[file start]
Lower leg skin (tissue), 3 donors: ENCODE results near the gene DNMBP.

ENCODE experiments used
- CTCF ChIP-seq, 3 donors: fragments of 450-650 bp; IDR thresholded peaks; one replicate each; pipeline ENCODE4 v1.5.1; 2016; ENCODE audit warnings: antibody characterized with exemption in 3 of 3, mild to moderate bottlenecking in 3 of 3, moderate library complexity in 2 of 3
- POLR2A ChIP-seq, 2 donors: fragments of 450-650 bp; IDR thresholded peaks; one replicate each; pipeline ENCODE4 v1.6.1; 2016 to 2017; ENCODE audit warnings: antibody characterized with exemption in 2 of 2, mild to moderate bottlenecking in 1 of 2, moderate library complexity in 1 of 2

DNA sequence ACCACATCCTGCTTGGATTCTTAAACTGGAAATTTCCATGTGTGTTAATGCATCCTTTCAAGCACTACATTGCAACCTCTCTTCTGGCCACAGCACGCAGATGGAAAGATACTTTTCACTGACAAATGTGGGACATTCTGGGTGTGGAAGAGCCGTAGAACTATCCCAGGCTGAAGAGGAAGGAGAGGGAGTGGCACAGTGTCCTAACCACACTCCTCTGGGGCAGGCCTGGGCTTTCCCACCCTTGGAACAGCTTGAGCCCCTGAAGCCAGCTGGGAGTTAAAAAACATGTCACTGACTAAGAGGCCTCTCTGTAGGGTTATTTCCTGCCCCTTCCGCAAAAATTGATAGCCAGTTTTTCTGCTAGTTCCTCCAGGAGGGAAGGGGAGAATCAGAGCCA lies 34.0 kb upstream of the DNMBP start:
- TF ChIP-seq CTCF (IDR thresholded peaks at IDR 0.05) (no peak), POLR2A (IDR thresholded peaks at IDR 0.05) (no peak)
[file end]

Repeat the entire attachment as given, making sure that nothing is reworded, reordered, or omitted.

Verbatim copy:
Lower leg skin (tissue), 3 donors: ENCODE results near the gene DNMBP.

ENCODE experiments used
- CTCF ChIP-seq, 3 donors: fragments of 450-650 bp; IDR thresholded peaks; one replicate each; pipeline ENCODE4 v1.5.1; 2016; ENCODE audit warnings: antibody characterized with exemption in 3 of 3, mild to moderate bottlenecking in 3 of 3, moderate library complexity in 2 of 3
- POLR2A ChIP-seq, 2 donors: fragments of 450-650 bp; IDR thresholded peaks; one replicate each; pipeline ENCODE4 v1.6.1; 2016 to 2017; ENCODE audit warnings: antibody characterized with exemption in 2 of 2, mild to moderate bottlenecking in 1 of 2, moderate library complexity in 1 of 2

DNA sequence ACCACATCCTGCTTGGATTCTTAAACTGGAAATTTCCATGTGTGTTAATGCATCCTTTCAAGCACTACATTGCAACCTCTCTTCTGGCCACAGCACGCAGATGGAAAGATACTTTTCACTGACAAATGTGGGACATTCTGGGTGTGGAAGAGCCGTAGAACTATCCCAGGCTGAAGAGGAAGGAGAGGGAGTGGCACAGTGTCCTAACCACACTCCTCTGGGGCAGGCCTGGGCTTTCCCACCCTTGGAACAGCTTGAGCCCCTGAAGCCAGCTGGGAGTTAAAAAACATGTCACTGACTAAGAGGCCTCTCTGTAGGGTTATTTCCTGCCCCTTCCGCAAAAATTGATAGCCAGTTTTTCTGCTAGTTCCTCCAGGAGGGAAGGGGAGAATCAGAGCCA lies 34.0 kb upstream of the DNMBP start:
- TF ChIP-seq CTCF (IDR thresholded peaks at IDR 0.05) (no peak), POLR2A (IDR thresholded peaks at IDR 0.05) (no peak)